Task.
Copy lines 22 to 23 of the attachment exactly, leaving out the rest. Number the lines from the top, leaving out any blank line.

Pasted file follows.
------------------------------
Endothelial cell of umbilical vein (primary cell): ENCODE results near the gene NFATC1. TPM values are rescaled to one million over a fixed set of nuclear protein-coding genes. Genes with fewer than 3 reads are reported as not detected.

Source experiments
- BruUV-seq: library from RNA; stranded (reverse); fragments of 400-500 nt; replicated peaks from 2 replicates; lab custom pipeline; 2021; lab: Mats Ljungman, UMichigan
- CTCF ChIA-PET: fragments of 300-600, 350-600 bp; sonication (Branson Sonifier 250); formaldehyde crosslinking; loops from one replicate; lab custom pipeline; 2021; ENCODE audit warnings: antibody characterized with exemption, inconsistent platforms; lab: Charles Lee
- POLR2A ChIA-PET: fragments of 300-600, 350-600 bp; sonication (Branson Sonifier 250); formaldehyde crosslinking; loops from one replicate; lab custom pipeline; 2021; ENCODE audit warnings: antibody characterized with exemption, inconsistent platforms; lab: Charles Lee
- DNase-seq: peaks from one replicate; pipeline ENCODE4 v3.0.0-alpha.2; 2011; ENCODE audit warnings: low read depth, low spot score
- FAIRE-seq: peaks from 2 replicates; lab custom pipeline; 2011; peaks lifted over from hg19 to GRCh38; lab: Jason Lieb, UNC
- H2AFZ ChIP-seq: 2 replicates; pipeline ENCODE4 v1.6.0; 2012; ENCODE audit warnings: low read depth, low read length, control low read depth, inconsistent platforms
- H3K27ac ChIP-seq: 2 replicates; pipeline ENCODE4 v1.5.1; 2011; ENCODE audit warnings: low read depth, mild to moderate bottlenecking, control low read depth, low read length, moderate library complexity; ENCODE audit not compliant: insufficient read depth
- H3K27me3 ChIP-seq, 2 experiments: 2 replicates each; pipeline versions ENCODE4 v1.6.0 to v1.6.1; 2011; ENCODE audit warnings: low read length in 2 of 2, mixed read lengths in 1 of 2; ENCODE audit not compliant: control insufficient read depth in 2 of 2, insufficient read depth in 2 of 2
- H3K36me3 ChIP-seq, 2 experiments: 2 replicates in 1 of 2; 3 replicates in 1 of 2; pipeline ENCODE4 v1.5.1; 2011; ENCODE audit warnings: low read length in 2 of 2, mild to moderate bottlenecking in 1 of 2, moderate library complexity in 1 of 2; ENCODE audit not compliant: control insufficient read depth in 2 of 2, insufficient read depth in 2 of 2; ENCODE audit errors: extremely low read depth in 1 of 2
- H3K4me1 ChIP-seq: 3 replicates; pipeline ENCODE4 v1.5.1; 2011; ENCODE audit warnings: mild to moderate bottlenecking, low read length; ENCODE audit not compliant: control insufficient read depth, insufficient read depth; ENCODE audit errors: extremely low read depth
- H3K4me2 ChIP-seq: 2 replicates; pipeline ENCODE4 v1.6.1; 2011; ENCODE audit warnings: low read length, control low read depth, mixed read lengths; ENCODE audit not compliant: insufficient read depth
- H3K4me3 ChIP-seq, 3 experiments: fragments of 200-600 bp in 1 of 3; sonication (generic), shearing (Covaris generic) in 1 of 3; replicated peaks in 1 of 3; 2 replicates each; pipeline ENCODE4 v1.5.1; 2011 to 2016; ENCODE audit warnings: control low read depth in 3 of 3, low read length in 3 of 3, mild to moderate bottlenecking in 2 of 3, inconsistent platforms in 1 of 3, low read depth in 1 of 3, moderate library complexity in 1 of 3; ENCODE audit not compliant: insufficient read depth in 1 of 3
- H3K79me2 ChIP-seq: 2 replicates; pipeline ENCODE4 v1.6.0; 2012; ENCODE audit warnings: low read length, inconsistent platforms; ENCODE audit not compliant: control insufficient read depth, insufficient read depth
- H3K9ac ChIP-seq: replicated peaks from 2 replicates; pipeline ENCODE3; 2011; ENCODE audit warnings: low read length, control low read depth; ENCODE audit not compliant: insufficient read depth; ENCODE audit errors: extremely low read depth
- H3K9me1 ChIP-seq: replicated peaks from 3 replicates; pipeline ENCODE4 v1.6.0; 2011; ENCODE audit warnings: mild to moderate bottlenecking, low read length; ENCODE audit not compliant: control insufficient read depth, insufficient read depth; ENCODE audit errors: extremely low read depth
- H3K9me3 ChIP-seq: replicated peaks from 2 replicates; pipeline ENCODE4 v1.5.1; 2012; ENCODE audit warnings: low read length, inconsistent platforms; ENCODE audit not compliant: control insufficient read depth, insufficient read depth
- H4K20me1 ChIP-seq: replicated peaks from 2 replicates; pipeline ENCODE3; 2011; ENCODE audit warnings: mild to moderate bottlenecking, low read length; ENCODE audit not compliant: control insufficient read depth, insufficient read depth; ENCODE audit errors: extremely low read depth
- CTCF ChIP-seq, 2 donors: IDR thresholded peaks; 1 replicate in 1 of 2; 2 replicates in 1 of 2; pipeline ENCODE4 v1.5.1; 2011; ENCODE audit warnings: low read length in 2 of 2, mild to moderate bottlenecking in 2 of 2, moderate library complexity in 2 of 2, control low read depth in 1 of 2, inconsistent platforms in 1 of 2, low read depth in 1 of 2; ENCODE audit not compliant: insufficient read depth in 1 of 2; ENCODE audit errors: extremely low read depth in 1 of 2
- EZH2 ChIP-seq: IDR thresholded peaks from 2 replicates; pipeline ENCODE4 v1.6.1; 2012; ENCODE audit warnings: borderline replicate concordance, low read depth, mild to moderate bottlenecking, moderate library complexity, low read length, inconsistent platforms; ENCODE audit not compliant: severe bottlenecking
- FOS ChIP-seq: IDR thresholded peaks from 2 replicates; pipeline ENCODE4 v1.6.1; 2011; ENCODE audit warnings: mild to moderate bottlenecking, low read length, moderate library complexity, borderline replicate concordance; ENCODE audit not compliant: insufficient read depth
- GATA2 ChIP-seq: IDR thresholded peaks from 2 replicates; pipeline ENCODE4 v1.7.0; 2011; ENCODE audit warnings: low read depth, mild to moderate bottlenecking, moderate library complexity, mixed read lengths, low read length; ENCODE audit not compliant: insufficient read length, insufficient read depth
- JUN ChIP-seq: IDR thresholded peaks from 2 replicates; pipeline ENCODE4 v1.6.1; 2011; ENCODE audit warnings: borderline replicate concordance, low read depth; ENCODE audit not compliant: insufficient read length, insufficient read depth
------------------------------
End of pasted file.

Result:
- FOS ChIP-seq: IDR thresholded peaks from 2 replicates; pipeline ENCODE4 v1.6.1; 2011; ENCODE audit warnings: mild to moderate bottlenecking, low read length, moderate library complexity, borderline replicate concordance; ENCODE audit not compliant: insufficient read depth
- GATA2 ChIP-seq: IDR thresholded peaks from 2 replicates; pipeline ENCODE4 v1.7.0; 2011; ENCODE audit warnings: low read depth, mild to moderate bottlenecking, moderate library complexity, mixed read lengths, low read length; ENCODE audit not compliant: insufficient read length, insufficient read depth